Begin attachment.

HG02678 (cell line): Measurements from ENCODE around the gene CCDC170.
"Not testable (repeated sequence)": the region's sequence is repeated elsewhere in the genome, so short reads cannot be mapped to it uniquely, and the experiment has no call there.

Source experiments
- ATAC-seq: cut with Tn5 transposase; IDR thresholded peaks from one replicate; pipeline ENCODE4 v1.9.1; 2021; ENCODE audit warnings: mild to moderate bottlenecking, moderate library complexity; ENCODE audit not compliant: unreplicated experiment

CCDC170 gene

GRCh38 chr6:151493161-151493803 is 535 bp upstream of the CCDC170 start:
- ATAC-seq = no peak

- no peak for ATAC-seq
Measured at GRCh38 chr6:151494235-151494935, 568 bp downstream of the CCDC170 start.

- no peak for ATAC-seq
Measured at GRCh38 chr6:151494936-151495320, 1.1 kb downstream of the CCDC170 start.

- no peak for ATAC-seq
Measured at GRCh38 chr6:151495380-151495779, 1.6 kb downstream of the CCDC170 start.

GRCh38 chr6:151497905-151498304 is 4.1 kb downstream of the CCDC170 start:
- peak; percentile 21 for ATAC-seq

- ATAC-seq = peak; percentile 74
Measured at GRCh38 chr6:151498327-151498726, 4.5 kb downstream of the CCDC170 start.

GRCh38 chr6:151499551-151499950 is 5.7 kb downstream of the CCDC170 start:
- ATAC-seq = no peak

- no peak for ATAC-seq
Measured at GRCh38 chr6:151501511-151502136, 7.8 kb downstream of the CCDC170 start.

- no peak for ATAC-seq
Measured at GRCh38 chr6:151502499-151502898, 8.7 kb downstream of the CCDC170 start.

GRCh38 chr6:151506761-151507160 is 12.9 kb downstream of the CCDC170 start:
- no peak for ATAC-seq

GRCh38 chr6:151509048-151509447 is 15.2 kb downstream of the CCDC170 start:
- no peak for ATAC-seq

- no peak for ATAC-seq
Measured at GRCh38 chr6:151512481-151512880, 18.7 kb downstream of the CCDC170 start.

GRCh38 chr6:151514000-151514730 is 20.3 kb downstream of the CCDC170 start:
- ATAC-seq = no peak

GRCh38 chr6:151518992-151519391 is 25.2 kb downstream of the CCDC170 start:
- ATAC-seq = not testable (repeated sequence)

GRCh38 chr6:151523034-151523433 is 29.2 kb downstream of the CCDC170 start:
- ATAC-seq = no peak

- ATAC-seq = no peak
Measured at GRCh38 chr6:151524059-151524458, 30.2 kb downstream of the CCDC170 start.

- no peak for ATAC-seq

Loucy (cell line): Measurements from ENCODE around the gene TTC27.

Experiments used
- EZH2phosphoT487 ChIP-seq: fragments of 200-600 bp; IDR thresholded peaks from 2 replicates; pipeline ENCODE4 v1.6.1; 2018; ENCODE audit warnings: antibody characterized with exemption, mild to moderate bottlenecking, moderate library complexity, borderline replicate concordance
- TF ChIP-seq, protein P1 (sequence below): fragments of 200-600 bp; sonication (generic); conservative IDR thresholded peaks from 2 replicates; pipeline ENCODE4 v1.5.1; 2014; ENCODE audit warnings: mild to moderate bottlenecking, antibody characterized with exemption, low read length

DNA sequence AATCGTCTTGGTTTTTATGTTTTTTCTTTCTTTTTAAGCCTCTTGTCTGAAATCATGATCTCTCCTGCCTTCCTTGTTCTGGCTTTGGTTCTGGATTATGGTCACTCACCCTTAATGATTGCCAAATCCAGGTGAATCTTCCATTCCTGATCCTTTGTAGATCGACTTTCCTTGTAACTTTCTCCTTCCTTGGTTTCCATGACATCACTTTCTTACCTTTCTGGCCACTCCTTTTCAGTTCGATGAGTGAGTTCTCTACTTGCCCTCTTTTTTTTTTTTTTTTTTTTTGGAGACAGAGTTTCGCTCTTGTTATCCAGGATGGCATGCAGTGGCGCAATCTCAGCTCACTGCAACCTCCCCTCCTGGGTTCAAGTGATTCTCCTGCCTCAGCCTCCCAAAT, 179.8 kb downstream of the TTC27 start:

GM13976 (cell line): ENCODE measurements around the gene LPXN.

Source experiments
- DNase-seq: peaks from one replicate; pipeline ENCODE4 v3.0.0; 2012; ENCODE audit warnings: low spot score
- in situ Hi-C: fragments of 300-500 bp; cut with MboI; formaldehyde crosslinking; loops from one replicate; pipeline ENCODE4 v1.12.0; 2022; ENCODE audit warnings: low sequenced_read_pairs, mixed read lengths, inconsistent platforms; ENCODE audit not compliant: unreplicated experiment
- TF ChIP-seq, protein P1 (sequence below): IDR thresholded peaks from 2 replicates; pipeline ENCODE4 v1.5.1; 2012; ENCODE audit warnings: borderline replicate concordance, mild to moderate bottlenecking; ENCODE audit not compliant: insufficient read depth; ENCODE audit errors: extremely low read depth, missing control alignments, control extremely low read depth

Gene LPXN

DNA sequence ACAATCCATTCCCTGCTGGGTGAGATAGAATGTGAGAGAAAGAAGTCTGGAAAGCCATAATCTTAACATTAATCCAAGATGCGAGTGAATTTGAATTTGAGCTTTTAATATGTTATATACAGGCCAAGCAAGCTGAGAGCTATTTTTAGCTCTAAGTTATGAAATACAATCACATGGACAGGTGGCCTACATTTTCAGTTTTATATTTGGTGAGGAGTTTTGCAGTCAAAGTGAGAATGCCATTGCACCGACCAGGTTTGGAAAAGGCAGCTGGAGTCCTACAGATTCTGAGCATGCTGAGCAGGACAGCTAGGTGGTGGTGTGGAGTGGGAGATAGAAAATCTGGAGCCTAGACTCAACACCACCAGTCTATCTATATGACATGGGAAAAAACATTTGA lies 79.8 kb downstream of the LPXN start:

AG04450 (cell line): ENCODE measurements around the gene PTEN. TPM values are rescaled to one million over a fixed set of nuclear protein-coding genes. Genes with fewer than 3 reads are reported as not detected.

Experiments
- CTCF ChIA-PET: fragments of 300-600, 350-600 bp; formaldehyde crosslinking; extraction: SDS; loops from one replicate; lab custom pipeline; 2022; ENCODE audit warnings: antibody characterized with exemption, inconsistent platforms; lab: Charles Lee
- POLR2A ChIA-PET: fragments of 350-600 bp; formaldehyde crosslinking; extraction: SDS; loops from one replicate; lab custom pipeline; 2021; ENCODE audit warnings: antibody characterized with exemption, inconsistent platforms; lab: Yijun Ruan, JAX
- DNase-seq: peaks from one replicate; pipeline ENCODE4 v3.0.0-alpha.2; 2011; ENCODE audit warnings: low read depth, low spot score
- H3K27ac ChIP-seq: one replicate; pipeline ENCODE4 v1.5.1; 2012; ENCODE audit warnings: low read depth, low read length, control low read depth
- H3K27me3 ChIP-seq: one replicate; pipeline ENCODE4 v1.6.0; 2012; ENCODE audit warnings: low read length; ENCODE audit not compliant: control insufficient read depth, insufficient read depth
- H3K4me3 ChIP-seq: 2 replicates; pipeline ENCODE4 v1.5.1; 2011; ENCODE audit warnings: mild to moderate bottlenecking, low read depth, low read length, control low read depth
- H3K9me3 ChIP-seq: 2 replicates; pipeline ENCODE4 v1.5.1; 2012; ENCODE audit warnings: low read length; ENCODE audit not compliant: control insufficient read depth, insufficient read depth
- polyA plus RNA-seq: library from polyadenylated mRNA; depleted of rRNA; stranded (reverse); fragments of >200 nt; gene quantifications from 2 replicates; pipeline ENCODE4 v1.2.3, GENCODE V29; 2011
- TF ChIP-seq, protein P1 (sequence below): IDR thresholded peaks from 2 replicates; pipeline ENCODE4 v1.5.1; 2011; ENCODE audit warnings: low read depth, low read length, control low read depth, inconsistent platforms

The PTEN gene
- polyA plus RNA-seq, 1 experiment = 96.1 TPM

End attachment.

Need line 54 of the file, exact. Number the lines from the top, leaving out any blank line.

- POLR2A ChIA-PET: fragments of 350-600 bp; formaldehyde crosslinking; extraction: SDS; loops from one replicate; lab custom pipeline; 2021; ENCODE audit warnings: antibody characterized with exemption, inconsistent platforms; lab: Yijun Ruan, JAX